## Saturday, August 17, 2019

### First Day, Once Again

I've seen some great advice for the first day of class.  (Here's the one I've read more than once. I've seen other great ideas, but I don't see them now.) I'd summarize my take on this article as:
• (Community) Start learning names, and get them learning each other's names.
• (Expectations) Don't spend much time on the syllabus; there are more important things to do. (Have them read it, and then you can quiz them on it the next day, or just ask for their questions.)
• (Learning, Expectations) If you use group activities (which are a very effective way to help groups of students learn), then you want to introduce students to this on day one.
• (Curiosity) An activity that helps them see what's coming in the course would be especially nice.

Our classes start in ten nine days. I am getting ready...

First day activity for Calculus I
I have them graph a parabola (y=x2), then draw a tangent to it at x=3. (Some don't know what that means, so I walk around checking.) And then estimate its slope. After they're done, I get to talk about what makes actually finding the slope hard - such a good intro to the course. And they've had time to review graphing a parabola.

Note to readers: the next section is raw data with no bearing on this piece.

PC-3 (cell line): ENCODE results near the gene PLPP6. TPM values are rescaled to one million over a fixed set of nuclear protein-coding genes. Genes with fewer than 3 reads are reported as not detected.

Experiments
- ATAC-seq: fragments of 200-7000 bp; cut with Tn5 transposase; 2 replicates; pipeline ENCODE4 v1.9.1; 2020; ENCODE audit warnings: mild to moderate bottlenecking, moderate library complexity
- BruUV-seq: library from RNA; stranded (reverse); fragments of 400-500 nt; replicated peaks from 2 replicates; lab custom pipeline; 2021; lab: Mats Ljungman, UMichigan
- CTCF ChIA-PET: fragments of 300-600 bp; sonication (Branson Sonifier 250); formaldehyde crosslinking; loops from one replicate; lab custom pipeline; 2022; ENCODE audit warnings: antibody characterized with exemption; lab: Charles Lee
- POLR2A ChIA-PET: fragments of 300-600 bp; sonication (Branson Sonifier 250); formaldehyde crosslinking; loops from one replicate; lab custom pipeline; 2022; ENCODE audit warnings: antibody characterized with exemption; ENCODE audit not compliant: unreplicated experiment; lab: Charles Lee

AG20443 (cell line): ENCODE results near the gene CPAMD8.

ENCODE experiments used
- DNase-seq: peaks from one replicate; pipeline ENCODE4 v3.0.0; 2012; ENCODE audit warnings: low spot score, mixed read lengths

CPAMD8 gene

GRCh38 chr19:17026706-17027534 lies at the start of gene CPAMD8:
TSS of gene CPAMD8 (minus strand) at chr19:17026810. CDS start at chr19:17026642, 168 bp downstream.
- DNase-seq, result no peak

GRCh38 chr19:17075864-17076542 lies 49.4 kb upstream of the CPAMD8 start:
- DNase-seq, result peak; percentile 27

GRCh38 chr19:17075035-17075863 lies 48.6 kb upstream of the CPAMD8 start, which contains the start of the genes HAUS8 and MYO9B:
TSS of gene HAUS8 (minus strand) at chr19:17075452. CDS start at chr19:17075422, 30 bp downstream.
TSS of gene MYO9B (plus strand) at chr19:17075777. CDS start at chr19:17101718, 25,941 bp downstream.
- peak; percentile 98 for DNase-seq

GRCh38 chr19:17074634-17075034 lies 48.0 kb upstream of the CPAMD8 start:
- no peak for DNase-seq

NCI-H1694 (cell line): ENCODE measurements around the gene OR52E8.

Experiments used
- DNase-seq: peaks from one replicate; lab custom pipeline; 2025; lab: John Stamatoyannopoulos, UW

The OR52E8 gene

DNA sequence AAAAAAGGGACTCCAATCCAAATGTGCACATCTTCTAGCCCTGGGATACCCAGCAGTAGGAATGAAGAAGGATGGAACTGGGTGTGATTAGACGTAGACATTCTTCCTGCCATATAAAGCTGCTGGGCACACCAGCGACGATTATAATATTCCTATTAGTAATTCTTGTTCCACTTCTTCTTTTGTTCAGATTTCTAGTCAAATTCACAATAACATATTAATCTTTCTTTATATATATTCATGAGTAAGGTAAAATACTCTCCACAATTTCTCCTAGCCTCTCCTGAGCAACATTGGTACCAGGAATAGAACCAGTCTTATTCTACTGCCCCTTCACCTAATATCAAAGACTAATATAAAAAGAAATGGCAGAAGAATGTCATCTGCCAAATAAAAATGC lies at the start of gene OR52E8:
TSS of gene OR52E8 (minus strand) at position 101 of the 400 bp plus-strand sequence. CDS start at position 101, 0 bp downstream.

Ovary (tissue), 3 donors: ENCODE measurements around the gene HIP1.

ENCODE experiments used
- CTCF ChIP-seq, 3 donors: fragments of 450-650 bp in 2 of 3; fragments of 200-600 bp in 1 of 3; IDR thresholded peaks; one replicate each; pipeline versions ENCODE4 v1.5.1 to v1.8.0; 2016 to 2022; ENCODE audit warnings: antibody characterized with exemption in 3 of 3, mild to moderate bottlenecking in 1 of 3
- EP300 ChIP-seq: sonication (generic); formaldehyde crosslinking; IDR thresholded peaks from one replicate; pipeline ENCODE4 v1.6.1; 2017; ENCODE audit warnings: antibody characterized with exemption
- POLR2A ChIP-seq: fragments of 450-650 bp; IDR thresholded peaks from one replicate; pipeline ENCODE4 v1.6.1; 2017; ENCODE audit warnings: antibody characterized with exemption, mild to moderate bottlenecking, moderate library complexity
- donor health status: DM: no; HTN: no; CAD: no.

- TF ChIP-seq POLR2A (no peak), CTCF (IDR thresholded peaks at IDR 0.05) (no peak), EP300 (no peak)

First day activity for Linear Algebra
I have them solve a system of 3 equations in 3 variables. I  ask them to:
• Write down a description of the process,
• Solve the system,
• Now figure how to check whether your answer is correct. (Naysayers, has the group done enough to be sure that the answer is correct?)
• Extra: What does each equation represent geometrically? What does the solution represent geometrically?
Once again, a great introduction to the themes of the course.

First day activity for Geometry
I taught geometry earlier this summer for the first time. I had them draw a triangle (and make sure it was different than their neighbor's). Find the midpoints of each side (they could measure or fold). Connect each midpoint to the opposite vertex. I hoped most would do it well enough that the 3 connecting lines would intersect at one point. My goals were to highlight: vocabulary, shapes, construction (which we were not doing with straightedge and compass - yet), conjecture, and the possibility of proof.